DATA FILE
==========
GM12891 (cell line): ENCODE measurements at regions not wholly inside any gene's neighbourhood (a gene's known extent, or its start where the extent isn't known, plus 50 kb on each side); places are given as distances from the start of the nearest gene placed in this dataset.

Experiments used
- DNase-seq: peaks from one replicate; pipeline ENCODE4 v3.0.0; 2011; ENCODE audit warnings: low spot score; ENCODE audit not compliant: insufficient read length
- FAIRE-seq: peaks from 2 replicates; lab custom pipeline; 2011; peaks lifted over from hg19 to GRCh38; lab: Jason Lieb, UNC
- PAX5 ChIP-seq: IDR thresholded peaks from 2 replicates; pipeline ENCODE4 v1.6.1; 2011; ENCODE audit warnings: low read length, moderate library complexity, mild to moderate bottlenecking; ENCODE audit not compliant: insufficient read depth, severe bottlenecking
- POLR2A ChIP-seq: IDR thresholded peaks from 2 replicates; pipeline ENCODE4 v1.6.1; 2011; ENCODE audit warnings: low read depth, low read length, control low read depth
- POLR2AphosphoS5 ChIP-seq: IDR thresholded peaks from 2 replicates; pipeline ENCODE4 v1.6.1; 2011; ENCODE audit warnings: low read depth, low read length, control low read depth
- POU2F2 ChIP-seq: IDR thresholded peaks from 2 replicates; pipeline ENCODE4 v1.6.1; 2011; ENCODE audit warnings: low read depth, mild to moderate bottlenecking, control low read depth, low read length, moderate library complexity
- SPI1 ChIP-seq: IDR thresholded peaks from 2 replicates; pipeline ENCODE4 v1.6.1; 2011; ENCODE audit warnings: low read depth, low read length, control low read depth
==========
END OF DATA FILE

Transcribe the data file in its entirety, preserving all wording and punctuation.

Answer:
GM12891 (cell line): ENCODE measurements at regions not wholly inside any gene's neighbourhood (a gene's known extent, or its start where the extent isn't known, plus 50 kb on each side); places are given as distances from the start of the nearest gene placed in this dataset.

Experiments used
- DNase-seq: peaks from one replicate; pipeline ENCODE4 v3.0.0; 2011; ENCODE audit warnings: low spot score; ENCODE audit not compliant: insufficient read length
- FAIRE-seq: peaks from 2 replicates; lab custom pipeline; 2011; peaks lifted over from hg19 to GRCh38; lab: Jason Lieb, UNC
- PAX5 ChIP-seq: IDR thresholded peaks from 2 replicates; pipeline ENCODE4 v1.6.1; 2011; ENCODE audit warnings: low read length, moderate library complexity, mild to moderate bottlenecking; ENCODE audit not compliant: insufficient read depth, severe bottlenecking
- POLR2A ChIP-seq: IDR thresholded peaks from 2 replicates; pipeline ENCODE4 v1.6.1; 2011; ENCODE audit warnings: low read depth, low read length, control low read depth
- POLR2AphosphoS5 ChIP-seq: IDR thresholded peaks from 2 replicates; pipeline ENCODE4 v1.6.1; 2011; ENCODE audit warnings: low read depth, low read length, control low read depth
- POU2F2 ChIP-seq: IDR thresholded peaks from 2 replicates; pipeline ENCODE4 v1.6.1; 2011; ENCODE audit warnings: low read depth, mild to moderate bottlenecking, control low read depth, low read length, moderate library complexity
- SPI1 ChIP-seq: IDR thresholded peaks from 2 replicates; pipeline ENCODE4 v1.6.1; 2011; ENCODE audit warnings: low read depth, low read length, control low read depth